Stepping back and looking at the broader picture, one has to seriously question this new profitability of banks in Q1 2009. First, most of the banks would be effectively bankrupt if not for the committment from the Fed, Treasury Department, and Congress to keep them afloat no matter how many toxic loans they underwrote. Second, we have an easing of mark-to-market accounting such that banks can freely overvalue their assets. We have bailout money pouring in hand over fist. Now TARP money banks are supposed to pay back. But bailout money that came in indirectly via AIG they have no obligation to repay (and AIG will collapse before it pays anything back), and now they have non-recourse government guarantees of toxic asset purchases throught the public-private investment program, which will amount to either a direct transfer of tax money to the banks obligation-free, or an expansion of the money supply by the $500B alotted through the program.

Banks are not profiting. Banks are bankrupt without the system bending over backward to keep them from sinking like a rock.

Wednesday, April 15, 2009


We all know that the U.S. National debt could pave a road to the moon and back in so many dollar bills. Statistics like that abound. but it is unrelated to everyday experience, and still leaves the true impact of this issue blissfully abstract.

Since recent bailout measures are approaching a trillion dollars a pop, to bring it home, I’d like to introduce "T*Bux," or how much money an average U.S. taxpayer owes on a government expenditure.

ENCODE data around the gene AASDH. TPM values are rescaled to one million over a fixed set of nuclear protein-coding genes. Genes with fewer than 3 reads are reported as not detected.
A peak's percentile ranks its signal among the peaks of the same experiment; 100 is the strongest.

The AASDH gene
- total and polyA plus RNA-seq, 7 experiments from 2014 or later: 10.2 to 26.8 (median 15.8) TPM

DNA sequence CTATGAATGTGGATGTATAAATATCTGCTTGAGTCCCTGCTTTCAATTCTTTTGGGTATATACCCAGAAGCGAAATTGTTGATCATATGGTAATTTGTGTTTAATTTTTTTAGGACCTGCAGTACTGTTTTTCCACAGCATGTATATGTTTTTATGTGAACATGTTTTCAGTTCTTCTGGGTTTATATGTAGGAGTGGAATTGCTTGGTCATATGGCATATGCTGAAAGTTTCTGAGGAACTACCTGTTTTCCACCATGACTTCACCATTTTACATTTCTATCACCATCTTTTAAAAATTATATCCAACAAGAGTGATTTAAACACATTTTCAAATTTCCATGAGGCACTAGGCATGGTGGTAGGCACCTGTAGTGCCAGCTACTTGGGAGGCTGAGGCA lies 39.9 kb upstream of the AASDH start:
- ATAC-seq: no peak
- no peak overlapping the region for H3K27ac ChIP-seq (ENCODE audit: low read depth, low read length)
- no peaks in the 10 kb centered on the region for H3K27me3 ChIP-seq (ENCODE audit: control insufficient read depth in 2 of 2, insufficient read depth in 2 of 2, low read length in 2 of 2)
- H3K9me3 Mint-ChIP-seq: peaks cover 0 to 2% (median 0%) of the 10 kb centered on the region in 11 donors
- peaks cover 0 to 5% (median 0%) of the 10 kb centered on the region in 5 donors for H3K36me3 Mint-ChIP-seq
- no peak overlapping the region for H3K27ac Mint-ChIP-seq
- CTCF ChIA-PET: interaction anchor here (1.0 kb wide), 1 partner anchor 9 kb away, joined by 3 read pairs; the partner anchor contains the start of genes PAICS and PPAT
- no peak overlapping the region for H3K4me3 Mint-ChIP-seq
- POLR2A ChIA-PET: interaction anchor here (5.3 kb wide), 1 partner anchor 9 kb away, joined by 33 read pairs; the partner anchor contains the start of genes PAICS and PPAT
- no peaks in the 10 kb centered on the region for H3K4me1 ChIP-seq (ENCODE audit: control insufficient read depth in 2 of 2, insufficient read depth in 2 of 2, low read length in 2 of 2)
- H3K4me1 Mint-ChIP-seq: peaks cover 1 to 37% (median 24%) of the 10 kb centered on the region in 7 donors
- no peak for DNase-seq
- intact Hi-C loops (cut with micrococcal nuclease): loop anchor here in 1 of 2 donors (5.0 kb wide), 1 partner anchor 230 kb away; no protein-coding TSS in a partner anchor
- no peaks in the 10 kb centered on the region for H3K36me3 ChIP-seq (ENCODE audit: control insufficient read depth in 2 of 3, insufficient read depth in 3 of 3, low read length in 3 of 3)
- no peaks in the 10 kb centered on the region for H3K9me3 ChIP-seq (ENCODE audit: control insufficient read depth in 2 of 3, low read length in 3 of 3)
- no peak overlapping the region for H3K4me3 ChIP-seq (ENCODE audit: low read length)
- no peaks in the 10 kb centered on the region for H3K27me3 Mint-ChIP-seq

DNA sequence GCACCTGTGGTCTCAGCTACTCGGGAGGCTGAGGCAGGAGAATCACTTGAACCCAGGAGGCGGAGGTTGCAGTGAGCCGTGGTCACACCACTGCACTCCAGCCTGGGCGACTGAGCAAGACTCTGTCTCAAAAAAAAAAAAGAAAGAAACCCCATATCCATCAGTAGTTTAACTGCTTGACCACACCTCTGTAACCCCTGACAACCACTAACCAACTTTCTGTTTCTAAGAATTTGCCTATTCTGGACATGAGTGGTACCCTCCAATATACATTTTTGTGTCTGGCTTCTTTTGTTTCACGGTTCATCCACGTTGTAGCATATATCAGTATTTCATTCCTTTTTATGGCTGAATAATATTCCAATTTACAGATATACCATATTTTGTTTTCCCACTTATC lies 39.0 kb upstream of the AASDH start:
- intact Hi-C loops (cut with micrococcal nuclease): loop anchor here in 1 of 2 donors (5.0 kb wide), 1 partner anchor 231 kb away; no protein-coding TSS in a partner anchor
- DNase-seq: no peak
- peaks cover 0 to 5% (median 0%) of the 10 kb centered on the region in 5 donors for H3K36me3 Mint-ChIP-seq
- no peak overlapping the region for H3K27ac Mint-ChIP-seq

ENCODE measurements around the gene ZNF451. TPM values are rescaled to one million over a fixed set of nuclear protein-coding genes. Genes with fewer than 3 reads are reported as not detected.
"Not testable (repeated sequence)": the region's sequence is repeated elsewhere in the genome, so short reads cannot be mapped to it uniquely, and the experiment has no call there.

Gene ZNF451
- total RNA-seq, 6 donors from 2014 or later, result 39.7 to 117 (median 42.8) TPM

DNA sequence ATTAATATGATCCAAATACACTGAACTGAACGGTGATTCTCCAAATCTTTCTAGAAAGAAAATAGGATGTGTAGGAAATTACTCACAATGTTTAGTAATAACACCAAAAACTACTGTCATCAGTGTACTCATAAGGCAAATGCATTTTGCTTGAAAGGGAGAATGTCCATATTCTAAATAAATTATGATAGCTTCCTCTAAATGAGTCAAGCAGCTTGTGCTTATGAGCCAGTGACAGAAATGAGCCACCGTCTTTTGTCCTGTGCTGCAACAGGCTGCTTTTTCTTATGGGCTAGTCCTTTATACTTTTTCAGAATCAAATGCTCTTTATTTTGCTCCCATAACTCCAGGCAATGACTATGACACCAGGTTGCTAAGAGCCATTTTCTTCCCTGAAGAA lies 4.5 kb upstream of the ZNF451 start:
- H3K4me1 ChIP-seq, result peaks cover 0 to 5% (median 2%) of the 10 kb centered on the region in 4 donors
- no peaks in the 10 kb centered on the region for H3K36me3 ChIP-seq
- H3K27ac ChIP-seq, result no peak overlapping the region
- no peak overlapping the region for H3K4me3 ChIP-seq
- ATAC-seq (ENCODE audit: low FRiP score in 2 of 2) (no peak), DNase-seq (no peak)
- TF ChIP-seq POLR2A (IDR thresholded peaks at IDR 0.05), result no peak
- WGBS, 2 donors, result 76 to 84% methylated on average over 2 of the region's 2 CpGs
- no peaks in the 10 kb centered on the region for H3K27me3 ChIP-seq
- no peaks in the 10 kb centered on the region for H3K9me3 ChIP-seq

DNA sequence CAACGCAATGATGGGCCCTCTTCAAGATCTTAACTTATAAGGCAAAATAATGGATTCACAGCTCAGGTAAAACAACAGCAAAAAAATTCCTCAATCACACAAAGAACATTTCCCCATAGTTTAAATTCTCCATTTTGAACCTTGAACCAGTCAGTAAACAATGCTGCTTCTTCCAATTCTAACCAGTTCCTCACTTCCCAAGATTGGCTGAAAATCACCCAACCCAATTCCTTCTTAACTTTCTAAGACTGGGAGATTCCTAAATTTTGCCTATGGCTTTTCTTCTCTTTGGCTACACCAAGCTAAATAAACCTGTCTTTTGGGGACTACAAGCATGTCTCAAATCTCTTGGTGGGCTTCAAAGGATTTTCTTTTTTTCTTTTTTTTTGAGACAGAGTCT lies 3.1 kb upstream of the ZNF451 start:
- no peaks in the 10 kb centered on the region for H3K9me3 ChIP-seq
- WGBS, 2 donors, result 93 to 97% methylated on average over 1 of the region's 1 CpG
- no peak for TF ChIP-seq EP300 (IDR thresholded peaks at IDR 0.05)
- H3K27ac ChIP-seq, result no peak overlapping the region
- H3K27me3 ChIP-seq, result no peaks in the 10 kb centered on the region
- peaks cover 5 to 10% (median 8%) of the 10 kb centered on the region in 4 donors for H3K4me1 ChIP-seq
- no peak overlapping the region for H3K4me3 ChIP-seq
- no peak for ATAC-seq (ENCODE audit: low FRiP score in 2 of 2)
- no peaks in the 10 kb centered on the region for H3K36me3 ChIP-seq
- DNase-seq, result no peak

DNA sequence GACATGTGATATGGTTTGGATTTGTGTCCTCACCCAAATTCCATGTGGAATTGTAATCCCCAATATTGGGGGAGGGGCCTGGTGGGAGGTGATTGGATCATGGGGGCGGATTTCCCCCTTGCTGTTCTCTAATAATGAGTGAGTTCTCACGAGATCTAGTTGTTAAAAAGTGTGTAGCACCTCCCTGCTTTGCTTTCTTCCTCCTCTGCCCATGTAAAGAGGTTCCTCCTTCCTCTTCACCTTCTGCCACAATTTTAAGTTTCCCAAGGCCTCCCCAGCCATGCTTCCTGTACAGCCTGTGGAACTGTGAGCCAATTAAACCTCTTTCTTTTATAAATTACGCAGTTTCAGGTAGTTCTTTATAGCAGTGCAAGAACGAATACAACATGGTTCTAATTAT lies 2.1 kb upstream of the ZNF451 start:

The U.S. Census is 307,212,123, per July 2009 estimate. As of 2007, there were just under half, or 138 million taxpayers in the U.S.

Ordinary calculators can’t handle 1 tillion divided by 138 million, so, knocking 6 zeros from each, we have 1,000,000 divided by 138. Or the T*Bux on $1T is $7250 per taxpayer, rounding off. This is the figure that will be used to make calculations.

The TARP is running $0.7 trillion, so that's $5075 T*Bux per average taxpayer. Quite the extortion when you look at it that way, what we are personally handing to the banks for screwing up our economy. Oh, sure, they'll pay it back. Well probably not AIG which alone, by my last count, has a $.18T tab, or $1305 T*Bux, for just one insurance company. What is lost for good is the $0.5T going to Public-Private Investment Program (PPIP) to guarantee toxic assets bought at inflated prices, or $3625 per taxpayer. Obama’s stimulus is $0.78T, or $5655 T*Bux in addition. The U.S. National debt ceiling, which we are very close to, is $12.1T, or $87,000 T*Bux.